In addition to the regular decrease in students on campus around the holidays as students go home for break, JMU may be just as empty even with the twinkling lights on the Quad.
JMU announced that it’d be transitioning to online classes after Thanksgiving break in a Sept. 18 newsletter. Despite the transition, JMU would open campus for students to return, but it wouldn’t be mandatory, according to the newsletter.
Director of Communications and University Spokesperson Mary-Hope Vass said JMU decided to open campus to give students the option to return or remain virtual, as the campus would still be operating, similar to other Virginia colleges.
“We have faced a number of challenges throughout COVID[-19], not just this semester, but just since March,” Vass said. “The faculty and staff have worked very hard at making this a seamless transition so we are grateful for their support but also the patience and understanding from the students as well.”
Colleges across the country and in Virginia are closing campuses, going online and ending semesters early after Thanksgiving break. According to a UVA newsletter, it’s asking students who are able to return home for Thanksgiving not to return to Charlottesville until the spring to avoid travel and potential exposure.
William and Mary ended their semester in November and closed all but one undergraduate and graduate hall with students starting to return to campus in late January according to its academic calendar and residence life website. Virginia Tech transitioned to online classes following Thanksgiving break and students seeking to remain on campus registered to do so according to its housing and residence life website.
Kelly Jorgensen, a sophomore mathematics and secondary education double major, said that she was worried about the spread of COVID-19 with students coming back and forth but said she was hopeful since not that many students were returning. She said she thought JMU was adequately maintaining social distancing, but she wished it’d done more concerning the virus.
“I do think it is very risky rather than just telling people, ‘No, definitely stay at home for that two-month cold or flu season’ sort of thing,” Jorgensen said. “I don't necessarily agree with how JMU is handling it, but if the cases still remain low, that’s pretty much all I care about.”
Vass said to mitigate the transmission of COVID-19, JMU would continue its implementation of COVID-19 policies and protocols and would encourage students to follow guidelines from the Governor and Virginia Department of Health.
Ethan Johnston, a freshman marketing major, said that he decided to return to campus after Thanksgiving break. Johnston said that he wasn’t worried about the spread of COVID-19 after seeing that cases didn’t spike after students returned in October.
“I was all for it, I wasn’t even thinking about [COVID-19] that much at the time … but my plan is to make sure to get tested before I go back,” Johnston said. “Because of the implementation of the random [COVID-19] testing … along with some of the other protocols that they’re taking now, I am less worried about the spread of [COVID-19] happening after Thanksgiving break.”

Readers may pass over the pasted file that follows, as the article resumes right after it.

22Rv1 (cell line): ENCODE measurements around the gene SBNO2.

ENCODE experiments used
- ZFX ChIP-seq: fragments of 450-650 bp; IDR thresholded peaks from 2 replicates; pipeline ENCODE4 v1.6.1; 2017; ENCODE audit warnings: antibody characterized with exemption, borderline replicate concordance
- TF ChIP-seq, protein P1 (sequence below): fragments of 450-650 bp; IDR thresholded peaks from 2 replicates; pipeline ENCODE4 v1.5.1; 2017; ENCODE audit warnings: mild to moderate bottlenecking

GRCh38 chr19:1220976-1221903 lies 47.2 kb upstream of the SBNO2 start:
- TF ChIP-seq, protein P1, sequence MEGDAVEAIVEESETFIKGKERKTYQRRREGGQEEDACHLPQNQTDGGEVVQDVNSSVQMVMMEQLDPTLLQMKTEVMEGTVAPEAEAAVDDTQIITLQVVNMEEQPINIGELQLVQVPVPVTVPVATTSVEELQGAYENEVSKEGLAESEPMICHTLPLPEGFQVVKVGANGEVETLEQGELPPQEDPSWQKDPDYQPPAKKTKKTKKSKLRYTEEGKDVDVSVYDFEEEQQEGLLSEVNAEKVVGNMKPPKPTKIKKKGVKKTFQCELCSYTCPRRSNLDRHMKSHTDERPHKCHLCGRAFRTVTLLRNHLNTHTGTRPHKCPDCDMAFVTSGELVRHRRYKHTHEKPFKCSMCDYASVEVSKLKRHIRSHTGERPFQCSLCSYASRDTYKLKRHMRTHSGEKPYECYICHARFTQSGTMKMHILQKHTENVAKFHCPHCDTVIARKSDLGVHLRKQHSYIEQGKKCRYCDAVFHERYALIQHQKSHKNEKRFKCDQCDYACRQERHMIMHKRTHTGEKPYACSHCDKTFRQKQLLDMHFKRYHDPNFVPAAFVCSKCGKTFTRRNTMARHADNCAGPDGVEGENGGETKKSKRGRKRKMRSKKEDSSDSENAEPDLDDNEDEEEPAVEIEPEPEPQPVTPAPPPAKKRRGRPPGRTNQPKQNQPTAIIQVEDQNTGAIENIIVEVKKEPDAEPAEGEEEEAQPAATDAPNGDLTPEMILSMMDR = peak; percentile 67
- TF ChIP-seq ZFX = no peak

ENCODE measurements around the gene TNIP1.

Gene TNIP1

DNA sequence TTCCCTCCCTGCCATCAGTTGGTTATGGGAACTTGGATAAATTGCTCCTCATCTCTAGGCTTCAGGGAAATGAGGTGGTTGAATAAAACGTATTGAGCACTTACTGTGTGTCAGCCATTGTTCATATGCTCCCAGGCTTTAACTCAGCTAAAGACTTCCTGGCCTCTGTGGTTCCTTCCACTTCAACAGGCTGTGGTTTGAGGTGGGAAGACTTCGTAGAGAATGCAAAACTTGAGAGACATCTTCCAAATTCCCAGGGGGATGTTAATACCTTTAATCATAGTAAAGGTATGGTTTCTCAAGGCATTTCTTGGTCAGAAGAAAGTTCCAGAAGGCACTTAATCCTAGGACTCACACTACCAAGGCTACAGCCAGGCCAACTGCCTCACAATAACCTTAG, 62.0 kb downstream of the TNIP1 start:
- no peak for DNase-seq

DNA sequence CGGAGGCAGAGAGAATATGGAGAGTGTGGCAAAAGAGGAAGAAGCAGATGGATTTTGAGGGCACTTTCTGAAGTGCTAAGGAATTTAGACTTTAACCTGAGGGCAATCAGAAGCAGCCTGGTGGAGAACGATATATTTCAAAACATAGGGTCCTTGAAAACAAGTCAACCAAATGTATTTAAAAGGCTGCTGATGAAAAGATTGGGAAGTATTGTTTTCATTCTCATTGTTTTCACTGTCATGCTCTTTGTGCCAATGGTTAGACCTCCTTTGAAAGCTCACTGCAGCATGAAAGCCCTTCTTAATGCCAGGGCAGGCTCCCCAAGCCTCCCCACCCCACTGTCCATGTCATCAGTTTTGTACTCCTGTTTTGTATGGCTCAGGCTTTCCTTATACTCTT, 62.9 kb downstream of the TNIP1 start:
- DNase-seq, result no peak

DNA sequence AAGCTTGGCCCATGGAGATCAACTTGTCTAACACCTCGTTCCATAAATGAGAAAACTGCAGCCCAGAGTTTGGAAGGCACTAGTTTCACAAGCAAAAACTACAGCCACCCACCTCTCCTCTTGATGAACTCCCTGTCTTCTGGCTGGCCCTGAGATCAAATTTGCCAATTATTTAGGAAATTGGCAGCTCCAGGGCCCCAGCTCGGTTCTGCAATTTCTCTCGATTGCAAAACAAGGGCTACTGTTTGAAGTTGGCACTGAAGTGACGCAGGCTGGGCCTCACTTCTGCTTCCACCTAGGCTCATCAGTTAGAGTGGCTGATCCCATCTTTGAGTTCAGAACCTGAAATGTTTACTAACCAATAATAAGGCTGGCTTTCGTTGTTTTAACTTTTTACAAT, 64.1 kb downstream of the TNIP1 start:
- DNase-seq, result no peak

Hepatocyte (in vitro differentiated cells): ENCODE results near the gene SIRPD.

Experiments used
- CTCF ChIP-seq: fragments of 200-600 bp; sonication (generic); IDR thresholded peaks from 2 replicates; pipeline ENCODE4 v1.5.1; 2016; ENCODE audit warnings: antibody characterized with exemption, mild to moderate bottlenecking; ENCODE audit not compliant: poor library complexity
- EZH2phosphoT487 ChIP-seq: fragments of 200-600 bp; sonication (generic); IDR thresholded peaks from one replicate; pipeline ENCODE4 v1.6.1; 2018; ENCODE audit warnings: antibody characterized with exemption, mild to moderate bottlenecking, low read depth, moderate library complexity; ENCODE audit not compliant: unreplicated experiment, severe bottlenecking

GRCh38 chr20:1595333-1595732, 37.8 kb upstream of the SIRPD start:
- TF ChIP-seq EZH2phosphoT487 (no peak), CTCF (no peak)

Jorgensen is also a Resident Advisor in Shenandoah Hall who returned to campus after Thanksgiving break to allow dorms to open. Vass said that although certain RAs volunteered to stay on campus over Thanksgiving break, after it ended the hall staff needed to return to campus.
Jorgensen said she was disappointed but not surprised that JMU didn’t give RAs a choice to come back or not.
“It’ll just be upsetting that I don’t get to exactly be at home with … a lot of my other friends who are at other colleges,” Jorgensen said. “At the same time, if JMU wants to keep the doors open … I completely understand that RAs should be around.”
Jorgensen said that there are roughly 30 to 40 residents in her hall and that less than 10 of her residents came back after Thanksgiving break. She said she was expecting that amount to return to campus.
“Once you’re here at school for a while and you’re in a dorm room during a global pandemic that in itself can get pretty lonely and very stressful and draining,” Jorgensen said. “I think that if people have the opportunity to spend more time with family, they’re gonna take that opportunity.”
Johnston said he wasn’t completely ready to go home because he was expecting to go back after Thanksgiving break. He said he was returning to see friends and complete exams.
“Ever since going to college, I’ve had a different mindset from what home sort of means to me now because when I’m here I want to spend time with my family,” Johnston said. “I feel like I’d have a hard time focusing if I was at home rather than at school where I can actually focus on school things.”
Vass said that JMU is constantly monitoring students’ academic needs and would welcome feedback from students throughout Winter break.
“We still expect students to have a very rich academic experience from Thanksgiving through the winter break,” Vass said. “Our faculty and staff are making sure they are monitoring the needs of students.”
Both Jorgensen and Johnston said that students should make decisions that make them feel safe and comfortable.
“Do whatever you think you need to do to stay safe, and if you aren’t coming back, that’s perfectly fine,” Johnston said. “I have my reasons for wanting to come back, and I think that everyone has their own little reasons … It all comes down to individual responsibility, and as long as we all do our part, we can stay safe, and we can maintain the community that we’ve already created at JMU.”
Contact Ashlyn Campbell at email@example.com. For more coverage of JMU and Harrisonburg news, follow the news desk on Twitter @BreezeNewsJMU.